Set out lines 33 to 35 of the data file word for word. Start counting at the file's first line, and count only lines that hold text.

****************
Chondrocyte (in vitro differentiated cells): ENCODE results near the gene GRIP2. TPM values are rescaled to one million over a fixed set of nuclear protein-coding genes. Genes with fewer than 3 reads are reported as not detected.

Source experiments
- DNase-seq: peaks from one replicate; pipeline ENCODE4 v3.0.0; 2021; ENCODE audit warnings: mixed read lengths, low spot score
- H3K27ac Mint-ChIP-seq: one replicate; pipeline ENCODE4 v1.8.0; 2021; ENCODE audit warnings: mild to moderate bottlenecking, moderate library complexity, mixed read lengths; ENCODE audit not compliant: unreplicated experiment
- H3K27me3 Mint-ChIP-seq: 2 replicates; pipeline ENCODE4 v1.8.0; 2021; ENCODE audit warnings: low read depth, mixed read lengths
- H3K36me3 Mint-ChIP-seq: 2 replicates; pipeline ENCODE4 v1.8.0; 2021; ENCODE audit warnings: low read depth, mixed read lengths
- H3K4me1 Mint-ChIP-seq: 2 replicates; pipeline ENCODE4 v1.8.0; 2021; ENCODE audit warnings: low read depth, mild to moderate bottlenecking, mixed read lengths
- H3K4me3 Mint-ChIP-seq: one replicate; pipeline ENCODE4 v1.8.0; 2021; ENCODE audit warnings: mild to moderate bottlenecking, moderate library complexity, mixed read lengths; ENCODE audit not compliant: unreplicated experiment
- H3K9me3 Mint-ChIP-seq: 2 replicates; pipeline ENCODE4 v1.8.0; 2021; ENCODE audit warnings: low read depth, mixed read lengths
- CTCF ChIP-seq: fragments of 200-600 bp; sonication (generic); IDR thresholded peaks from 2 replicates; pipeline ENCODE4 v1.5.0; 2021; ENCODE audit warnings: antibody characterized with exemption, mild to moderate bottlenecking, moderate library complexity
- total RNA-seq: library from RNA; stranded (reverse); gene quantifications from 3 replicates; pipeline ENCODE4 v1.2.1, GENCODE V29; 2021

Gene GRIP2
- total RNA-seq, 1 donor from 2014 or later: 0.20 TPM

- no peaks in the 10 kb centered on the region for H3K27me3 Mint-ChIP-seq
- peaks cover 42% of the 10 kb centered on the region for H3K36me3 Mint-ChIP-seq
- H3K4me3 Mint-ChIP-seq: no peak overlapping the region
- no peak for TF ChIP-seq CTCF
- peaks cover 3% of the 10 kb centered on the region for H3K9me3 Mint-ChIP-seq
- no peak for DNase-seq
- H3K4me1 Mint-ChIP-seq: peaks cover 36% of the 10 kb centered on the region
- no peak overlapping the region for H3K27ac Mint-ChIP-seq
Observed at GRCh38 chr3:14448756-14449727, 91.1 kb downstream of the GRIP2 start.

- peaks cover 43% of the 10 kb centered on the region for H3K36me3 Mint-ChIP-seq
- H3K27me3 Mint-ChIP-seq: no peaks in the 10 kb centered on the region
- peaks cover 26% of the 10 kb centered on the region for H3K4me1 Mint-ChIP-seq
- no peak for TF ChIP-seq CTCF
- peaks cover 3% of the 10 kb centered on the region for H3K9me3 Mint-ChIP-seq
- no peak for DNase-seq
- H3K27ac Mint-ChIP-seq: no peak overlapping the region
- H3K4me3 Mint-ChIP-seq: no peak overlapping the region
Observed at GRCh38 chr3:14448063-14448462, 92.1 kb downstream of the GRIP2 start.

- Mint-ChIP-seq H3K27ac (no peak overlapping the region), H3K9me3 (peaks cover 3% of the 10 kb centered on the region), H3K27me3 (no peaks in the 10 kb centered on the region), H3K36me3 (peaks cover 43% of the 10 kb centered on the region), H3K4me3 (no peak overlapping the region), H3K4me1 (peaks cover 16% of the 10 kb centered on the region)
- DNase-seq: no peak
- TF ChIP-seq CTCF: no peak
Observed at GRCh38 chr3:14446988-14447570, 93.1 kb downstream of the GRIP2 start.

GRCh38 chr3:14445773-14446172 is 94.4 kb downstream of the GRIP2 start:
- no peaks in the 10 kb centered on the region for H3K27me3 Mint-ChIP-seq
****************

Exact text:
- DNase-seq: no peak
- TF ChIP-seq CTCF: no peak
Observed at GRCh38 chr3:14446988-14447570, 93.1 kb downstream of the GRIP2 start.